Federal deadline may have been extended, but NH state taxes are still due April 15
Some things Granite State businesses should know about calculating their 2020 taxes
Despite extension of the federal income tax filing deadline from April 15 to May 17, many New Hampshire businesses are scrambling to do their taxes anyway because New Hampshire’s tax deadline hasn’t budged. Nor has the deadline for payment of federal estimated taxes.
Since the calculation of many of those payments is often based on the federal tax form, here are a few things to know, according to Jim Usseglio, a principal of the accounting firm at Baker Newman Noyes
First, if you were one of those business owners who procrastinated in getting forgiveness for a Paycheck Protection Program loan, good for you. As long as a PPP loan wasn’t forgiven in 2020, you don’t have pay taxes on them at the federal or state level.
If the PPP loan was forgiven last year, you do have to count it as revenue on your state business taxes, though the state will still allow you deduct the expenses they were used for. At the federal level, you can deduct both the revenue and the expenses. The same goes for Economic Injury Disaster Loan advances, since they are grants.
The New Hampshire Senate passed a bill that would exempt forgiven PPP loans as revenue, and it is now in the House Ways and Means committee, since the hit on state revenues may range from $80 to $130 million, it may face a difficult path to passage and the governor’s signature.
Those who received funds through the state’s Covid relief Main Street Program, taxes have to be paid on that revenue at both the federal and state levels.
Also, business that received a PPP loan might be eligible for a refund on payroll taxes, thanks to some changes in the Employee Retention Credit for businesses that suffered revenue losses.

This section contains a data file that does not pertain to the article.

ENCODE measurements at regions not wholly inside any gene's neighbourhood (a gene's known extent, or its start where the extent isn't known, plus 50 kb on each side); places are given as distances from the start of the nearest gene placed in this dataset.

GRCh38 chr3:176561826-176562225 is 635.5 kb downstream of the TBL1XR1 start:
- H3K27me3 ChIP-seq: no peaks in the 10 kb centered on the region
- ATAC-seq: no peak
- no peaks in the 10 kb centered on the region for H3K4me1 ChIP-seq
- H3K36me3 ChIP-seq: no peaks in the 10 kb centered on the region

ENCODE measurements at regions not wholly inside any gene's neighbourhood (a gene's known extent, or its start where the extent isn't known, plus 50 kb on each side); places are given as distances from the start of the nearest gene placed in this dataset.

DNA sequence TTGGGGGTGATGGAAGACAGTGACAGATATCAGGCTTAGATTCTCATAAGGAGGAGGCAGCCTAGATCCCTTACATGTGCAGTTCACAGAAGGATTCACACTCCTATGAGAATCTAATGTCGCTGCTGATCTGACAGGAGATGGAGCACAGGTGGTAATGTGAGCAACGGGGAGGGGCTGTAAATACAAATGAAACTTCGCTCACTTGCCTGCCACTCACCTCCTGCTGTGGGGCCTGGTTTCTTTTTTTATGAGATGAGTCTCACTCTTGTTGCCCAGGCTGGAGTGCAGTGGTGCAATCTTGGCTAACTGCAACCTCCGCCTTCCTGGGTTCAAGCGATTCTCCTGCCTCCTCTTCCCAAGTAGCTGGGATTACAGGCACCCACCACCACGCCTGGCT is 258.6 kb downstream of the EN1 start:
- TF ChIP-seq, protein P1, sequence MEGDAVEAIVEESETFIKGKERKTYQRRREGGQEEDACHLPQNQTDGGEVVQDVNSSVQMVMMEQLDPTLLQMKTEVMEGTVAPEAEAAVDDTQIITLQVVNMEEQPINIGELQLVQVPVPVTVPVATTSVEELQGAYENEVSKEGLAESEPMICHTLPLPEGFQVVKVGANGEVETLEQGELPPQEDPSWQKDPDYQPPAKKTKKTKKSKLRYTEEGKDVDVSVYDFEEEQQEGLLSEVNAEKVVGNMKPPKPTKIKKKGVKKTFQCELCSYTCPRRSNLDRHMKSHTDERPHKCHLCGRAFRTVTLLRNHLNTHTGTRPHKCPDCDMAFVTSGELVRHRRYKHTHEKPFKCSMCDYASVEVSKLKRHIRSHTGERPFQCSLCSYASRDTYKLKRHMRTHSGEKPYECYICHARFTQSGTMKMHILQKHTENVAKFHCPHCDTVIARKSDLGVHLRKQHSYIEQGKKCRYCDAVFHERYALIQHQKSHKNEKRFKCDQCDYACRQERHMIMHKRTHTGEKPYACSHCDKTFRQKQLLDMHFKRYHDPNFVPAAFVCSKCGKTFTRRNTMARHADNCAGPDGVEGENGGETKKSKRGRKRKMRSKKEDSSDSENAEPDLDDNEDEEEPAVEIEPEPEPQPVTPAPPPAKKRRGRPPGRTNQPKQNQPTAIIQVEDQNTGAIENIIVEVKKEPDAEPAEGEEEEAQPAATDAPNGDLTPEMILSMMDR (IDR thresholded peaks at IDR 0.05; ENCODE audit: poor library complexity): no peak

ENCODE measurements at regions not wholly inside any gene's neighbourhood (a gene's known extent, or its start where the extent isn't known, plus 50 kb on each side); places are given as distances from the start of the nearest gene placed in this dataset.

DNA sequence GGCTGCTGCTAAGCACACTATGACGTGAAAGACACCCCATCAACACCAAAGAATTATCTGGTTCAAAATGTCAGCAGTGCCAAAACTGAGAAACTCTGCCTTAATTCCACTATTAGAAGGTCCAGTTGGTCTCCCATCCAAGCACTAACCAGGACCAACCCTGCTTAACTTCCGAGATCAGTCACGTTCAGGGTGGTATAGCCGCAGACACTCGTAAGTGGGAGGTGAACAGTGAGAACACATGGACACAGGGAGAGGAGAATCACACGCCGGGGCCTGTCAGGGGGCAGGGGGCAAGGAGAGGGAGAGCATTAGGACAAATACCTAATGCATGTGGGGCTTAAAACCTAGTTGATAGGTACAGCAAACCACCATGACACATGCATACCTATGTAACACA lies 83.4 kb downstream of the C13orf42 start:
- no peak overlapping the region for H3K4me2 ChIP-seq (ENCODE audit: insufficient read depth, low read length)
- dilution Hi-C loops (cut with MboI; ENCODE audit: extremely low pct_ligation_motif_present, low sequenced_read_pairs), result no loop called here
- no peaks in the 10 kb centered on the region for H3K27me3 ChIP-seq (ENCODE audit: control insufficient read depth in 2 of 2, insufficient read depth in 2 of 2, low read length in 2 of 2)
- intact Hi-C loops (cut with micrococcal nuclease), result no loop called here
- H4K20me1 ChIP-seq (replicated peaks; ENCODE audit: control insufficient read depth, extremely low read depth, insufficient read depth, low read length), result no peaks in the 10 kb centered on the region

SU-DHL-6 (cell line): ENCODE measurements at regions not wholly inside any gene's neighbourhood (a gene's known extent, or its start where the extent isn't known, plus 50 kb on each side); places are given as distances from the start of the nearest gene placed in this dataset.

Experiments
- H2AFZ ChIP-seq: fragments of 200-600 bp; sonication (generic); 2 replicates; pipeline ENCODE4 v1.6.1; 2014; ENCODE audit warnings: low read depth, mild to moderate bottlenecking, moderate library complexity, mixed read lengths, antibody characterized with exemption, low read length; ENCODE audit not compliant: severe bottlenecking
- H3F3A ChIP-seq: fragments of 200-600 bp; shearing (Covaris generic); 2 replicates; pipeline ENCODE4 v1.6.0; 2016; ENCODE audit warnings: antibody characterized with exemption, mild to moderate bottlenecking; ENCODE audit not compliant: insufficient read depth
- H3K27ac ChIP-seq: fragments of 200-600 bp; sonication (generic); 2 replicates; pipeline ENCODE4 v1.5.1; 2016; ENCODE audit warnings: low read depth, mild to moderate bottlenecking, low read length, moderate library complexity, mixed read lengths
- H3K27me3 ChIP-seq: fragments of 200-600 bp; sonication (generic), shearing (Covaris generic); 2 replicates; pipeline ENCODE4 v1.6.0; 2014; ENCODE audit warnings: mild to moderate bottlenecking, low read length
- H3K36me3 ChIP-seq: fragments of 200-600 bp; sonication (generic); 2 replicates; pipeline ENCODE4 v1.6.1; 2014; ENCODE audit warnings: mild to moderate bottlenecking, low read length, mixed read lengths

In addition, if you suffered losses in 2020, this is the last year you can carry that net operating loss deduction backward as opposed to forward on federal taxes. That means if you paid taxes on profits year, the IRS may owe you money. So that’s another reason not to wait another month to send in your federal returns “because they can get their refund as soon as they file,” said Usseglio. (The state NOL deduction only looks forward)
There are two payroll deductions could benefit businesses starting this quarter.
If you remember, when the pandemic first started, employers were required to grant both Covid-related sick time and family and medical leave for their employees, and employers were reimbursed with payroll tax deductions. The requirement ended on Dec. 31, but the stimulus package passed on Dec. 27 continued the payroll deductions for those that voluntarily offer those benefits until March 21. The American Rescue Plan continues that until Sept. 21, applies it to up to $12,000 in wages and includes taking time off to vaccinate or recover from that second shot.
Finally, the new law allows employers to put payment of part of their payment of Social Security withholding, about half at the end of the year and half to the end of next year without any penalty or interest. Self-employed filers who pay both the employer and employee portion on tax day will be able to put off the employer portion, paying half at the end of this year with the rest at the end of next.